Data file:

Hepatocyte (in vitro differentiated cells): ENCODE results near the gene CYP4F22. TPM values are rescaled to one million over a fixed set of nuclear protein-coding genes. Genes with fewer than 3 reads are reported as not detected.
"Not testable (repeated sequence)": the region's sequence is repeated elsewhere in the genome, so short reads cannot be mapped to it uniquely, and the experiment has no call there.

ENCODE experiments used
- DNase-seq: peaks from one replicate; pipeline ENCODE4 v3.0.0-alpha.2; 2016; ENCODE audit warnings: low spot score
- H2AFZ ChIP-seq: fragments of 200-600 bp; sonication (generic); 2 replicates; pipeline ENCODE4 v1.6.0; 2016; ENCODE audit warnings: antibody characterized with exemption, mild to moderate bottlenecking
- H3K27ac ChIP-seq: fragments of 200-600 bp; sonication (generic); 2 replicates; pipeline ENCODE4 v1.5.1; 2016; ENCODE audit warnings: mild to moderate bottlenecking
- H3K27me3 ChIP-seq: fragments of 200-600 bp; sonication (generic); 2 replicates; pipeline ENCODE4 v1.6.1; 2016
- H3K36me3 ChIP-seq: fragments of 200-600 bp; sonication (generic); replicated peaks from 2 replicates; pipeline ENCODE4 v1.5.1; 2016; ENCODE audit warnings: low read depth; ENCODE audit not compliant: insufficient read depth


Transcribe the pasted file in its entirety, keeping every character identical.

Hepatocyte (in vitro differentiated cells): ENCODE results near the gene CYP4F22. TPM values are rescaled to one million over a fixed set of nuclear protein-coding genes. Genes with fewer than 3 reads are reported as not detected.
"Not testable (repeated sequence)": the region's sequence is repeated elsewhere in the genome, so short reads cannot be mapped to it uniquely, and the experiment has no call there.

ENCODE experiments used
- DNase-seq: peaks from one replicate; pipeline ENCODE4 v3.0.0-alpha.2; 2016; ENCODE audit warnings: low spot score
- H2AFZ ChIP-seq: fragments of 200-600 bp; sonication (generic); 2 replicates; pipeline ENCODE4 v1.6.0; 2016; ENCODE audit warnings: antibody characterized with exemption, mild to moderate bottlenecking
- H3K27ac ChIP-seq: fragments of 200-600 bp; sonication (generic); 2 replicates; pipeline ENCODE4 v1.5.1; 2016; ENCODE audit warnings: mild to moderate bottlenecking
- H3K27me3 ChIP-seq: fragments of 200-600 bp; sonication (generic); 2 replicates; pipeline ENCODE4 v1.6.1; 2016
- H3K36me3 ChIP-seq: fragments of 200-600 bp; sonication (generic); replicated peaks from 2 replicates; pipeline ENCODE4 v1.5.1; 2016; ENCODE audit warnings: low read depth; ENCODE audit not compliant: insufficient read depth